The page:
While it is easy for some to feel disappointed at the lack of theatrics and so-called big-bang reformist fireworks in the Budget, there is enough reason to feel optimistic about the nation’s economy in general, and expect a noticeable boost in consumer spending in the future.
The government has been consistent in its focus areas, which have been reiterated in the Budget once more through the nine pillars of transformation of India to a more efficient country to do business in, and more inclusive for its citizens. The hike in government spending in various areas will steadily yield more visible results by way of better capacity utilisation of core industries such as steel and cement, capital goods producers, higher job creation, and improving the rural economy in particular. In the past three years, the Indian economy has not only faced several global headwinds that have led to contraction in exports (with the only silver lining being benign crude prices), but also three highly deficient monsoons that have severely stressed the rural economy. With increased public spending on rural infrastructure and specific schemes directed towards the rural and more marginalised populations, the only other boost the economy needs this year is a good monsoon, which can then stimulate rural demand in a big way and provide impetus not only to companies having a direct exposure to the rural sector, but also consumer products companies in general that can benefit from higher consumer incomes in rural India.
A potential big change can also be the government’s decision to allow FDI in production and marketing of food products produced in India, and creating e-trading platform for farm goods for the states (currently 12) that have agreed to repeal the APMC Act. While it is too early to say if this finally means opening of India’s food retail sector to foreign investment (DIPP should come out with a policy document shortly, clarifying the FM’s Budget announcement), this could benefit millions of farmers (by getting prices for their produce) and millions of Indian consumers (by paying lower prices at retail).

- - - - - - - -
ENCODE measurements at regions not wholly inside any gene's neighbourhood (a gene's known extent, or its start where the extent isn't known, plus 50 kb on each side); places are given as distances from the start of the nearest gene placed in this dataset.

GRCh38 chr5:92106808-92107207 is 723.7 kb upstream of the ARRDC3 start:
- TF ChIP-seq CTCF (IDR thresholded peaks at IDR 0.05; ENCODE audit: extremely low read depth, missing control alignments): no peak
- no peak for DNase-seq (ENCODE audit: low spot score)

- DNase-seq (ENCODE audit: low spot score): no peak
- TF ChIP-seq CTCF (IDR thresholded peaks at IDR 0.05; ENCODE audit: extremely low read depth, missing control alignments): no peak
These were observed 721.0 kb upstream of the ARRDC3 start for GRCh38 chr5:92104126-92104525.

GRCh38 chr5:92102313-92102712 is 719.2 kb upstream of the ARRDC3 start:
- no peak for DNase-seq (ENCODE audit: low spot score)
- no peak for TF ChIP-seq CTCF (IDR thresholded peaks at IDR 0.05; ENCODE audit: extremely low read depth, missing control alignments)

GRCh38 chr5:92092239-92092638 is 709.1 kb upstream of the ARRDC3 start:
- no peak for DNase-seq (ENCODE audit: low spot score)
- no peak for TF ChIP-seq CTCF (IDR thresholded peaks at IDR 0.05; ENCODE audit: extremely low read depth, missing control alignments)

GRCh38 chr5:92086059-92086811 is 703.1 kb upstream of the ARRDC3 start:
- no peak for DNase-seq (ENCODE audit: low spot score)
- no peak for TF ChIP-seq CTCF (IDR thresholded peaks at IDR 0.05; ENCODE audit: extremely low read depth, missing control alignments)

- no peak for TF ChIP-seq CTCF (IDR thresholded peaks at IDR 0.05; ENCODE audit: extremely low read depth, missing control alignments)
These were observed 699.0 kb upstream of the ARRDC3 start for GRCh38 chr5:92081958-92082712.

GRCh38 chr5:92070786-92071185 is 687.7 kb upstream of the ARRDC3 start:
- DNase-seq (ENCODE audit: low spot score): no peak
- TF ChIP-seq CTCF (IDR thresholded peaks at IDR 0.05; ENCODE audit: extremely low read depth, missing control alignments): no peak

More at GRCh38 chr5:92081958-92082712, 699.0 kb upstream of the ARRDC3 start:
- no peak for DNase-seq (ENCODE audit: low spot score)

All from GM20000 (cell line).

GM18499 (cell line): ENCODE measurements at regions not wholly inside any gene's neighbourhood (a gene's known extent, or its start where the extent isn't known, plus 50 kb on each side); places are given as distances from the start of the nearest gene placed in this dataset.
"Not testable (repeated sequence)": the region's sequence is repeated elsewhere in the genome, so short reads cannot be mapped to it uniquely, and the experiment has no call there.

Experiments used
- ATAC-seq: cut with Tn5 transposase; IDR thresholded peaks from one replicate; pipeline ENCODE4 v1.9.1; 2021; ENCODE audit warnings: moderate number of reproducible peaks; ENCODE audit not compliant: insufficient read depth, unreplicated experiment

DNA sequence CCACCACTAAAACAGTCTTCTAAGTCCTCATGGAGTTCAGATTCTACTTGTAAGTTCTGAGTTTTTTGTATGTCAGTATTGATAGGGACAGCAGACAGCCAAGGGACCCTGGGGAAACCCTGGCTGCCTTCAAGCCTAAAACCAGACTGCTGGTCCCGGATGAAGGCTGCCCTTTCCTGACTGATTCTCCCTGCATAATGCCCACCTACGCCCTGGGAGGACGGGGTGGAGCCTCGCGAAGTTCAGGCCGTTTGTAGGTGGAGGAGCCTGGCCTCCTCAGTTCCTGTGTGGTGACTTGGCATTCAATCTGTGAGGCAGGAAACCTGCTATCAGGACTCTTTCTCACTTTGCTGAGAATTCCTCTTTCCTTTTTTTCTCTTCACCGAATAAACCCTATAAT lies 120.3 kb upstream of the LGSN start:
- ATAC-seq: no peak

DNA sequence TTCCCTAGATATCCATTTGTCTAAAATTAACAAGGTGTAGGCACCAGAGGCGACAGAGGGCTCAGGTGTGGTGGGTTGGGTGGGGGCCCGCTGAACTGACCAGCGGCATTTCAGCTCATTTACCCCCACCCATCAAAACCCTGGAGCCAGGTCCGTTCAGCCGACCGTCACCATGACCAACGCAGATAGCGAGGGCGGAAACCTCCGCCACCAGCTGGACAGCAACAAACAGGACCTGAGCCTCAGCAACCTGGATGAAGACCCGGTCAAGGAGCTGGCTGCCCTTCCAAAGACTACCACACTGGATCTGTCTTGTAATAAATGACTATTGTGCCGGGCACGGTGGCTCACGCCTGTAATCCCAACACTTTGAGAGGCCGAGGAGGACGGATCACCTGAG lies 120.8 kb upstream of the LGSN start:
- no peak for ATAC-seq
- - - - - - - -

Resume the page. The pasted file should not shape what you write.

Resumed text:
The FM has also promised to come up with a new shops and establishments Act that would, among other changes, provide all shopping areas and shops to remain open all days a week, and theoretically, 24 hours a day (subject to appropriate labour protection regulations). While it is up to specific states to adopt this Act, it is a step that would be welcomed by millions of independent shopkeepers, as well as shoppers, across the country.
On the whole, India should see stronger growth in private consumption in the next year.